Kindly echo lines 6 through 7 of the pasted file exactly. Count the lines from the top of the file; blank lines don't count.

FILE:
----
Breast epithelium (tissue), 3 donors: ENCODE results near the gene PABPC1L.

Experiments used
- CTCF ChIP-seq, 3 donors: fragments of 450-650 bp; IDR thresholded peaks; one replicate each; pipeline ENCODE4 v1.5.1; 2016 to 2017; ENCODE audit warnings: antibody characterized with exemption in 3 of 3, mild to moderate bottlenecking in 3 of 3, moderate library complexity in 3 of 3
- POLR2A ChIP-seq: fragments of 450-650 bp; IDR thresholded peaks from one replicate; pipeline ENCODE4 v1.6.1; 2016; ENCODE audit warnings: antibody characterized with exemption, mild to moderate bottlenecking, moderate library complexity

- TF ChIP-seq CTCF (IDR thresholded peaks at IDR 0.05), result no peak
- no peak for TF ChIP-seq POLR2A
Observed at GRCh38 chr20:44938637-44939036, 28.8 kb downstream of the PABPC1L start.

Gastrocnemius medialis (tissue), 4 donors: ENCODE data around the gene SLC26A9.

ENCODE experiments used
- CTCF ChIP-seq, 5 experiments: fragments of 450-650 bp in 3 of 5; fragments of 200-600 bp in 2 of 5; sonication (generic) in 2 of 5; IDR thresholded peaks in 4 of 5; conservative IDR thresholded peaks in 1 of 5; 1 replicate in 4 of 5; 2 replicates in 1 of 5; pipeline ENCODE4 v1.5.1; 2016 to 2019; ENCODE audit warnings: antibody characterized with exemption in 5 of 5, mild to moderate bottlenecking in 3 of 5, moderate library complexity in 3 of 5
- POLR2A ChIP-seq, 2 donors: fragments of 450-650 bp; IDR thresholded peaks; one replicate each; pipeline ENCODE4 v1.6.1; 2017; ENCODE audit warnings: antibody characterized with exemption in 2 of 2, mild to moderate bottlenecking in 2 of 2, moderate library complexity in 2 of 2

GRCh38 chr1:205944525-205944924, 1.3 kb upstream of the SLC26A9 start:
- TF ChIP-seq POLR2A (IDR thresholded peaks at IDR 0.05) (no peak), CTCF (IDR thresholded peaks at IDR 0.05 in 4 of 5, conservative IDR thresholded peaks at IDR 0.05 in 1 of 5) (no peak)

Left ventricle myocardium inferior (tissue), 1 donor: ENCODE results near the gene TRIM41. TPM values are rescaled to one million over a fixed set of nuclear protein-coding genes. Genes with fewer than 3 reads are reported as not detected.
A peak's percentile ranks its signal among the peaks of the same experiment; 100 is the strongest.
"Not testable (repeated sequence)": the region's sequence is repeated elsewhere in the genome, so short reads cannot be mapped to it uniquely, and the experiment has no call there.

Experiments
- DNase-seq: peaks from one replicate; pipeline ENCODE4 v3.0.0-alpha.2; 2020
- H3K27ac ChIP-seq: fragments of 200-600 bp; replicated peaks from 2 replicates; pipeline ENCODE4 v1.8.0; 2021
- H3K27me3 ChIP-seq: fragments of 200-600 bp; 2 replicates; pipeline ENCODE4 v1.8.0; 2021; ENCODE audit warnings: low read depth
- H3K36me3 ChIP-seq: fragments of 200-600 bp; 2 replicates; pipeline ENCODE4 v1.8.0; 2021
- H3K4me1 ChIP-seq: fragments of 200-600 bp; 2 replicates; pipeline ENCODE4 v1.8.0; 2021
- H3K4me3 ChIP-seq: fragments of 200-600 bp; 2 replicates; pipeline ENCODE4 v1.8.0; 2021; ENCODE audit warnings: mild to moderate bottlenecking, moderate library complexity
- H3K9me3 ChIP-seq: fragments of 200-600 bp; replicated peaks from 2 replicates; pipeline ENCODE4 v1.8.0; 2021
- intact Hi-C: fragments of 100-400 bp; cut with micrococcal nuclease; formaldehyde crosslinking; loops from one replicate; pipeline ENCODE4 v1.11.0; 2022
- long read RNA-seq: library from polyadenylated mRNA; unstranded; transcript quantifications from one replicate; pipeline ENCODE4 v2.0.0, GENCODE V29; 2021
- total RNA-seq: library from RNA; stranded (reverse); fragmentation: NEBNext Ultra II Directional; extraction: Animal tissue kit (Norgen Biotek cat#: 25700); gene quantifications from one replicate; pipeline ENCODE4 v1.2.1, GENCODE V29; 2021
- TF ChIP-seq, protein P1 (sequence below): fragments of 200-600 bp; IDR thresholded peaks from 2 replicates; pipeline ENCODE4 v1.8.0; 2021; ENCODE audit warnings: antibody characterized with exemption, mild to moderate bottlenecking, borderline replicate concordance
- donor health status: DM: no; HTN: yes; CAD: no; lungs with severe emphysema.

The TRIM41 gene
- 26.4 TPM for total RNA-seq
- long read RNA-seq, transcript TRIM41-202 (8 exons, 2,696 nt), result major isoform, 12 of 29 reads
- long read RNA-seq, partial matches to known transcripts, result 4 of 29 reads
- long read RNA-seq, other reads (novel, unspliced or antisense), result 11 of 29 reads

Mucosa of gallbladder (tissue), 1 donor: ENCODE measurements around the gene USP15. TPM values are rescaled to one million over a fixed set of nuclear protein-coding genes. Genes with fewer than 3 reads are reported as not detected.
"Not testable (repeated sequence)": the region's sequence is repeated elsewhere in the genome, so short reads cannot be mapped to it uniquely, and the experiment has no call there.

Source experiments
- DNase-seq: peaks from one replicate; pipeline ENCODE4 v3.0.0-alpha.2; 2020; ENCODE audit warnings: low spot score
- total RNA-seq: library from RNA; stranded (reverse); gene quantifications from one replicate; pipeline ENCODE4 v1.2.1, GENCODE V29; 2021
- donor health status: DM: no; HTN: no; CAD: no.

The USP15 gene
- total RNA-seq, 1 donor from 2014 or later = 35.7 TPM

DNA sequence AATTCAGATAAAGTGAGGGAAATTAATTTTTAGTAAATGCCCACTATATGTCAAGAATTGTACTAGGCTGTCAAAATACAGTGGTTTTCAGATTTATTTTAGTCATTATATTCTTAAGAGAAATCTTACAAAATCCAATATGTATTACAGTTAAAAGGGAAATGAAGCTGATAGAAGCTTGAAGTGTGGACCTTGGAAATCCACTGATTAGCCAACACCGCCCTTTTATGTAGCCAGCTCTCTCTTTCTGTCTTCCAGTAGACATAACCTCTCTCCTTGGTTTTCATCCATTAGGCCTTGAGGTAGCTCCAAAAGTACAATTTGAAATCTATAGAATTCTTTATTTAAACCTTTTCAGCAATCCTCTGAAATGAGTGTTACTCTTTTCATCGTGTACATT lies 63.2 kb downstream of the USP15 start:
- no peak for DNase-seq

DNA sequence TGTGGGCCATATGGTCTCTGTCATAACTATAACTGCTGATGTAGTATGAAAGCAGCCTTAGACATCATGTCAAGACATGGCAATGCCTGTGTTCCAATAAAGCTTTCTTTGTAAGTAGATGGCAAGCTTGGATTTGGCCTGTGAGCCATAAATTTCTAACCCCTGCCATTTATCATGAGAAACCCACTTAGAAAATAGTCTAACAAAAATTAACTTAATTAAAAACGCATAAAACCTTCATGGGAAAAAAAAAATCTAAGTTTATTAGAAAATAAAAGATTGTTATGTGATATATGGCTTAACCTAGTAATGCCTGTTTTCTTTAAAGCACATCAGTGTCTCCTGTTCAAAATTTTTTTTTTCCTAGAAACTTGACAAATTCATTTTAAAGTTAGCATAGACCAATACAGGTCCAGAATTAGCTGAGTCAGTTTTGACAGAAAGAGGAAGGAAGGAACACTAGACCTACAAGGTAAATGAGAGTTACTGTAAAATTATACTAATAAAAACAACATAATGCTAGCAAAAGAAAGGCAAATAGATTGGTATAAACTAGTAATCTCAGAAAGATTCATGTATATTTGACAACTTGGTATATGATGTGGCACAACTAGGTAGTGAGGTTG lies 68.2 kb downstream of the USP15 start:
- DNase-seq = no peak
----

- no peak for TF ChIP-seq POLR2A
Observed at GRCh38 chr20:44938637-44939036, 28.8 kb downstream of the PABPC1L start.